2:59 am
Wed November 12, 2014

The Jewish Divide Over Jerusalem's Most Sensitive Holy Site

The gilded Dome of the Rock is part of the most important Muslim holy site in Jerusalem, while the Western Wall, in the midground on the right, is the holiest place for Jewish prayer. The photo was taken following a rare snowstorm in Jerusalem in December 2013.
Dusan Vranic AP

Originally published on Wed November 12, 2014 1:42 pm

Tamir Mizrachi, an Israeli Jew, tries to visit the Temple Mount once a week. The hilltop courtyard is the most sensitive religious site in Jerusalem; holy to Jews, because their ancient temples once stood there, and to Muslims, as a place their Prophet Muhammad visited before a brief ascent to heaven.

"This is the place you can feel the most close to God. I like to feel close to God. So I like to come here," Mizrachi says.

Much of the upsurge of violence in Jerusalem recently is tied to disputes over this shrine, which Muslims refer to as the Noble Sanctuary.

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Parallels
1:08 pm
Thu November 6, 2014

Why Jerusalem's Real Estate Market Is Part Of The Mideast Conflict

Israeli police stand near a residence in East Jerusalem where Israeli Jews have bought apartments in the predominantly Palestinian neighborhood of Silwan. The Palestinian seller said he sold the apartment to a Palestinian middleman and did not realize the ultimate owner was Jewish.
Emily Harris NPR

Originally published on Thu November 6, 2014 4:33 pm

Daniel Luria raps on the tall metal door of a home in Jerusalem's Silwan neighborhood, which is predominantly Palestinian. Luria is with the Jewish settler group Ateret Cohanim.

One rap and a small window pops open. Luria identifies himself. Soon the door opens too.

Inside sit armed security guards. Israeli police, on a break from patrolling the neighborhood, are there as well. A large screen shows multiple feeds from security cameras around the building. One Israeli flag flies over the roof. Another hangs from the railing of a small balcony.

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Middle East
2:21 pm
Wed November 5, 2014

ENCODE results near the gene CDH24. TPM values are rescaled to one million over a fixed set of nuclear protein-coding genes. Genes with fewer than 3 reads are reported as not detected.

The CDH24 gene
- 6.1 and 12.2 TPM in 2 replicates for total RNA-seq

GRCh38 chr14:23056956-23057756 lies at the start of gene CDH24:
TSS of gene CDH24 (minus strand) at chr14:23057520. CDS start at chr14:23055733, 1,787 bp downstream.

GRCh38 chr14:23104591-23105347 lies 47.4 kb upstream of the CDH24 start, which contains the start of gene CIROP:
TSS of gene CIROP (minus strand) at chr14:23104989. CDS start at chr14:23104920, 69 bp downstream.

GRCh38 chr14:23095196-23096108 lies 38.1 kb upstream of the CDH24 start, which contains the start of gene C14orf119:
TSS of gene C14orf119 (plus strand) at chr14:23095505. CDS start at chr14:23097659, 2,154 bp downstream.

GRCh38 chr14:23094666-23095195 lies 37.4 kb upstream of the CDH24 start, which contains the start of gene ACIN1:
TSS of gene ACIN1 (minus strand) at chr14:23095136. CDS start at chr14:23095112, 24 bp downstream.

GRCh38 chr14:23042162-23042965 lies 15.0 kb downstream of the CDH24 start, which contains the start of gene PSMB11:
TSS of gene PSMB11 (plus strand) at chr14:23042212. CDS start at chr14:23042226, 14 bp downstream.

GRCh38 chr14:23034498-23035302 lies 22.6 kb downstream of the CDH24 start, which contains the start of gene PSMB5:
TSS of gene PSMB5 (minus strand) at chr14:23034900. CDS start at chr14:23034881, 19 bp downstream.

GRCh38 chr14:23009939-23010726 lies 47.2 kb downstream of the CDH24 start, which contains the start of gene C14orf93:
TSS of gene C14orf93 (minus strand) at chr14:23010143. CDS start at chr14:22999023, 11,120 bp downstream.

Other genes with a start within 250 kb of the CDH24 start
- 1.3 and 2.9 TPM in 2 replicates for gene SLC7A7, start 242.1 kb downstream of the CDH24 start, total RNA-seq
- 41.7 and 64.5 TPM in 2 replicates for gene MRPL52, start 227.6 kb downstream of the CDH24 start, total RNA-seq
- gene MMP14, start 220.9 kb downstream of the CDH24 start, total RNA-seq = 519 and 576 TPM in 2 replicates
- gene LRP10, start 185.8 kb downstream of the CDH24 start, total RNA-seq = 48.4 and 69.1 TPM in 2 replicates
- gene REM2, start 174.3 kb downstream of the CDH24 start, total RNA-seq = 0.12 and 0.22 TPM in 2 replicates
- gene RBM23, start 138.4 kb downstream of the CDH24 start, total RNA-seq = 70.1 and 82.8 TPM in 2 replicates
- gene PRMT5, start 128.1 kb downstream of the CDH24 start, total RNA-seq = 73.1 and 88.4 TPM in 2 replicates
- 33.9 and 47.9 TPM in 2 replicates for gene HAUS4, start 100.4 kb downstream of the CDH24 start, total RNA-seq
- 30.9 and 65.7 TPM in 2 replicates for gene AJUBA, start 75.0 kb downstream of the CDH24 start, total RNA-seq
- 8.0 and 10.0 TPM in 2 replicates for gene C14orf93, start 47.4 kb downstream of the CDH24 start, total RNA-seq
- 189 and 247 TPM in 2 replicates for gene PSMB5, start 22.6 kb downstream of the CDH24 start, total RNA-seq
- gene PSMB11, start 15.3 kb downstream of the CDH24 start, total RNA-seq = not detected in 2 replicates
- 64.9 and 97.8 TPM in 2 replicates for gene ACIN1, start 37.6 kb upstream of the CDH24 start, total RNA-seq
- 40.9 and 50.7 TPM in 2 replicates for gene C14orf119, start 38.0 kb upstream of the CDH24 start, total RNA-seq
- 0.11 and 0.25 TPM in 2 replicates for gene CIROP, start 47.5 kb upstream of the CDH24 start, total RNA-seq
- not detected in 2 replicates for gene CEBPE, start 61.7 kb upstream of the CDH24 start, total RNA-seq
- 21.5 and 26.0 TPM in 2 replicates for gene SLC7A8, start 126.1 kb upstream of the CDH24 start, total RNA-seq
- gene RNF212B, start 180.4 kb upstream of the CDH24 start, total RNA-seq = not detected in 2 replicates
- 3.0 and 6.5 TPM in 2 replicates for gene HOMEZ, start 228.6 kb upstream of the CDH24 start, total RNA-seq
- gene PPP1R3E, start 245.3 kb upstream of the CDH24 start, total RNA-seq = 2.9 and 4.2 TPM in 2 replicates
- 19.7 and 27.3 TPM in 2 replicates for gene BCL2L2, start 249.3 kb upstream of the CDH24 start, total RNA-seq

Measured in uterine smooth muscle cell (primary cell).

Tensions Rise In Jerusalem After Second Attack

Originally published on Thu November 6, 2014 8:23 am

Copyright 2014 NPR. To see more, visit http://www.npr.org/.

Transcript

ROBERT SIEGEL, HOST:

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Parallels
9:38 am
Sat November 1, 2014

For Palestinians, A Bridge-Building Bus Trip To Israel Turns Sour

Israel's West Bank separation barrier, shown here with the Jewish settlement Maale Adumim in the background, symbolizes the division between two societies that had much more interaction a generation ago.
Ahmad Gharabli AFP/Getty Images

Originally published on Mon November 3, 2014 11:59 am

When the Israelis and the Palestinians were trying to make peace back in the 1990s, one of the buzzwords was "normalization," the attempt by both sides to learn to live together.

But in these days of ceaseless friction, normalization has become something of a dirty word, particularly for Palestinians. Nearly 50 Palestinians from the West Bank encountered these bitter sentiments when they went to Israel for an unusual one-day trip last week.

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Parallels
4:24 pm
Sat October 25, 2014

Israel's Solar-Powered 'Trees': For Smartphones And Community

A small solar-powered tree, invented by Israeli energy entrepreneur Michael Lasry, stands at the edge of natural greenery.
Emily Harris NPR

Originally published on Sat October 25, 2014 5:35 pm

There are plenty of real trees in Ramat HaNadiv. Oaks, pine and willow line the trails that circle through this nature park near Mount Carmel in northern Israel.

And planted in the gravel at the edge of one clearing is a new species, the solar powered tree.

Biologically speaking, of course, all trees are powered by the sun. But this is different.

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Parallels
10:12 am
Tue October 21, 2014

Israeli Homes, Decorated With A Shopping Spree In China

Adi Asulin stands in the kitchen of her family's remodeled apartment north of Tel Aviv. She saved thousands of dollars by flying to China to buy furnishings and flooring directly from manufacturers.
Emily Harris NPR

Originally published on Wed October 22, 2014 5:01 am

Adi Asulin lives in a fabulous apartment on the top floor of a seven-story building in the Israeli town of Ra'anana, north of Tel Aviv. The entry hall is long and light. Windows open onto an enormous balcony, which wraps around three sides of her home. The decor is fresh and white.

"It's all made in China," Asulin says.

Not just made in China. Nearly everything — the floors, the lighting, the furniture — she bought in China on a 10-day shopping spree.

The day after Asulin and her husband got keys to the place, she got on a plane to Guangzhou, in southern China.

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Parallels
3:43 pm
Fri October 10, 2014

Amid Tight Restrictions And Rubble, A Cement Shortage In Gaza

A Palestinian worker checks a truck loaded with bags of cement as it crosses into southern Gaza from Israel last year. Israel has restricted cement supplies to only specific projects.
Said Khatib AFP/Getty Images